Argued: Board of Education v. Allen — The U.S. Supreme Court will rule that a New York Law requiring public school districts to purchase text books for private schools, including parochial schools, is permissible and not a violation of the Establishment Clause. According to the Court, the purpose of the law is to provide for the education of young people and that's sufficient to render the law constitutional.
Justice Hugo Black writes in his dissenting opinion:
"The First Amendment's bar to establishment of religion must preclude a State from using funds levied from all of its citizens to purchase books for use by sectarian schools, which, although "secular," realistically will in some way inevitably tend to propagate the religious views of the favored sect.
Books are the most essential tool of education since they contain the resources of knowledge which the educational process is designed to exploit. In this sense it is not difficult to distinguish books, which are the heart of any school, from bus fares, which provide a convenient and helpful general public transportation service.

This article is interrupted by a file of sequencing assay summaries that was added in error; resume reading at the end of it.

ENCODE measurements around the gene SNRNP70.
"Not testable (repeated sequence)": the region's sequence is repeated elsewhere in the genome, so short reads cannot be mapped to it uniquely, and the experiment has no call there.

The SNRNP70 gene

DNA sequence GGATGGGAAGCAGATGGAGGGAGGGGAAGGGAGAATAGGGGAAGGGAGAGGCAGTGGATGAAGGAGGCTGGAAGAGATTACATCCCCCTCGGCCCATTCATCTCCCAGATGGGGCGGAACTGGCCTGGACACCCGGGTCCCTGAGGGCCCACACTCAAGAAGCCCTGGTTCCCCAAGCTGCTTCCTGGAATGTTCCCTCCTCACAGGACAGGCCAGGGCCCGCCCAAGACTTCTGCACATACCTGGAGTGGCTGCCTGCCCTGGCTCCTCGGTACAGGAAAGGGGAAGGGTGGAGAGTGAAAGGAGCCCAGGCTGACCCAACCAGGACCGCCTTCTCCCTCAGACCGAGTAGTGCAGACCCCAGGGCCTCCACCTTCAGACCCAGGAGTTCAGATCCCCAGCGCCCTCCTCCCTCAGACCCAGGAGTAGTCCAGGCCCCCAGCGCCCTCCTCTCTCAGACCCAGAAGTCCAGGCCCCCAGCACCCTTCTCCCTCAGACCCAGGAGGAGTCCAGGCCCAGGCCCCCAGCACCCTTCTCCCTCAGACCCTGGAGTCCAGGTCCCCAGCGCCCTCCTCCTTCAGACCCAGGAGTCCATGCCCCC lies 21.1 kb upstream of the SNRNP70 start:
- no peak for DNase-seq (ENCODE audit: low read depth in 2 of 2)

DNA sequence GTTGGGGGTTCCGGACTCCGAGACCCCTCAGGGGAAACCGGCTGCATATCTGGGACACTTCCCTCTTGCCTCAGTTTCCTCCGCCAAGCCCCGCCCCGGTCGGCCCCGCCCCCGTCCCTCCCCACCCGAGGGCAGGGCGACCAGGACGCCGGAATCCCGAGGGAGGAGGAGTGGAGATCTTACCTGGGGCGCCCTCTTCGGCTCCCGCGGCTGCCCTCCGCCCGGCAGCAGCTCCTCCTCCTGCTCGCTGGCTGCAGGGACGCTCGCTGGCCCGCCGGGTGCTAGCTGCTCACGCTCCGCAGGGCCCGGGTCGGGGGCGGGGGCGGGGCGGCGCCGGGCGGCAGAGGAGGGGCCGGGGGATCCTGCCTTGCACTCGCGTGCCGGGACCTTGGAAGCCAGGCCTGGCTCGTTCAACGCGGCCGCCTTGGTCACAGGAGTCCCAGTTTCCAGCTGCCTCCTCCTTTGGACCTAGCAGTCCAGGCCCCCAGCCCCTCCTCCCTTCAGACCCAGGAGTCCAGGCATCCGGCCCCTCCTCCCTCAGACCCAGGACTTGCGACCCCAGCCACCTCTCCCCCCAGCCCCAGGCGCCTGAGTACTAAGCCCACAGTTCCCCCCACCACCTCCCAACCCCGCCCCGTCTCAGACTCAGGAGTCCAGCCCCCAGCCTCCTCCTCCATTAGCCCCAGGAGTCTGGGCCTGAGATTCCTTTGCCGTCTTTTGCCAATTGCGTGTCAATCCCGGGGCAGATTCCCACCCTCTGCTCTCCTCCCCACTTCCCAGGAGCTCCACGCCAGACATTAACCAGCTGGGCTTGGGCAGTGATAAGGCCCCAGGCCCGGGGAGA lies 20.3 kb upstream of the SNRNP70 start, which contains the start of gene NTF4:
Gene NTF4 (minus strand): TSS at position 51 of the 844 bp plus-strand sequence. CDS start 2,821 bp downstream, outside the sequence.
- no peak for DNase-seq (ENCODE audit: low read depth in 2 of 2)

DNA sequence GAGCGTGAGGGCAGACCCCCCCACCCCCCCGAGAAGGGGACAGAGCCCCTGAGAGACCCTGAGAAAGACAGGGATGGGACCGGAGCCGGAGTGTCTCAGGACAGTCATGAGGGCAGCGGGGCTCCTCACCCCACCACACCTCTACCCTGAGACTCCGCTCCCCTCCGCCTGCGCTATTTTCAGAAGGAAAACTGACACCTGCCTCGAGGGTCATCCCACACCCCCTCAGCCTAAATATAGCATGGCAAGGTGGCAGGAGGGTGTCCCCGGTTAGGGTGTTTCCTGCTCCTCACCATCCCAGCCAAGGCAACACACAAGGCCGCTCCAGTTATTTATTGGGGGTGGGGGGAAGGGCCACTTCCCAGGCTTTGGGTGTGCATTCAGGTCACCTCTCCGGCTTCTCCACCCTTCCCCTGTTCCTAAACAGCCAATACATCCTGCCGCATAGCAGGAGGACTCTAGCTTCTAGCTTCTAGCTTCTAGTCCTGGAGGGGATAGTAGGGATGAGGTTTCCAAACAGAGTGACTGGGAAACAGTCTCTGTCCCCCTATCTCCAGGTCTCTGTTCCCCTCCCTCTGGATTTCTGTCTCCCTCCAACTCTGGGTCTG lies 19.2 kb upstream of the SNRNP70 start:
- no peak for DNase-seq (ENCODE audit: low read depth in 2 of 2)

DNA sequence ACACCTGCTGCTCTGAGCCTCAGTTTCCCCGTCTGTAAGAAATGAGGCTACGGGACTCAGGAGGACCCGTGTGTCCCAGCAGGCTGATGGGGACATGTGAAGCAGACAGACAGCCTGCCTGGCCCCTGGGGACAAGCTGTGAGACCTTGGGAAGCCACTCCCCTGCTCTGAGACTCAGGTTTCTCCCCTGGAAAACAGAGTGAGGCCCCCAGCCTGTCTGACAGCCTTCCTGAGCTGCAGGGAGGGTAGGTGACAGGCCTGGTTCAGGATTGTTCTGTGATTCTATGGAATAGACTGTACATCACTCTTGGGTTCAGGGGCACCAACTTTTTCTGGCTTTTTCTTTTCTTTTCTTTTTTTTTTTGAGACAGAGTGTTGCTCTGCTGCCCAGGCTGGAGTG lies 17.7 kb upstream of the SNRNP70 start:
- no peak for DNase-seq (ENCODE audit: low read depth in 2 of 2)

With respect to the former, state financial support actively and directly assists the teaching and propagation of sectarian religious viewpoints in clear conflict with the First Amendment's establishment bar; with respect to the latter, the State merely provides a general and nondiscriminatory transportation service in no way related to substantive religious views and beliefs."